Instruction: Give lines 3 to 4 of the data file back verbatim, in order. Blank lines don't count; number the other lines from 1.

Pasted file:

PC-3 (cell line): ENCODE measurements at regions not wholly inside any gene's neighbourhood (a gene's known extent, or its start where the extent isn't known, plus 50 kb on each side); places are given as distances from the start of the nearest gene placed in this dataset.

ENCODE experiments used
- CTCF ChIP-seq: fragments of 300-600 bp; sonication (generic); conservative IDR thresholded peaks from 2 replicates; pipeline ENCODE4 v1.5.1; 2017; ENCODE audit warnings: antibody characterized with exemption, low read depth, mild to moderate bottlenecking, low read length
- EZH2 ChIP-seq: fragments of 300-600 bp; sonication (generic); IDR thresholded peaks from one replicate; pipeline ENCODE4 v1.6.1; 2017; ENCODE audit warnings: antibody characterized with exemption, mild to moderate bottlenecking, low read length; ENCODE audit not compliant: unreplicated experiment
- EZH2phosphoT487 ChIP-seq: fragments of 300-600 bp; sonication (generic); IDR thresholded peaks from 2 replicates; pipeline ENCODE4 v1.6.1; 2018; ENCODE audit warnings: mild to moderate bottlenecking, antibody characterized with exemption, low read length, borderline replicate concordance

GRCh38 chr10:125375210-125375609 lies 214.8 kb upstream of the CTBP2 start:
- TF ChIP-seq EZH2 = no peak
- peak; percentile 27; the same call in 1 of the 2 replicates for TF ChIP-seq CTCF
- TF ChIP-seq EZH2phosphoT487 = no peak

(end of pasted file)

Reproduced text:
- CTCF ChIP-seq: fragments of 300-600 bp; sonication (generic); conservative IDR thresholded peaks from 2 replicates; pipeline ENCODE4 v1.5.1; 2017; ENCODE audit warnings: antibody characterized with exemption, low read depth, mild to moderate bottlenecking, low read length
- EZH2 ChIP-seq: fragments of 300-600 bp; sonication (generic); IDR thresholded peaks from one replicate; pipeline ENCODE4 v1.6.1; 2017; ENCODE audit warnings: antibody characterized with exemption, mild to moderate bottlenecking, low read length; ENCODE audit not compliant: unreplicated experiment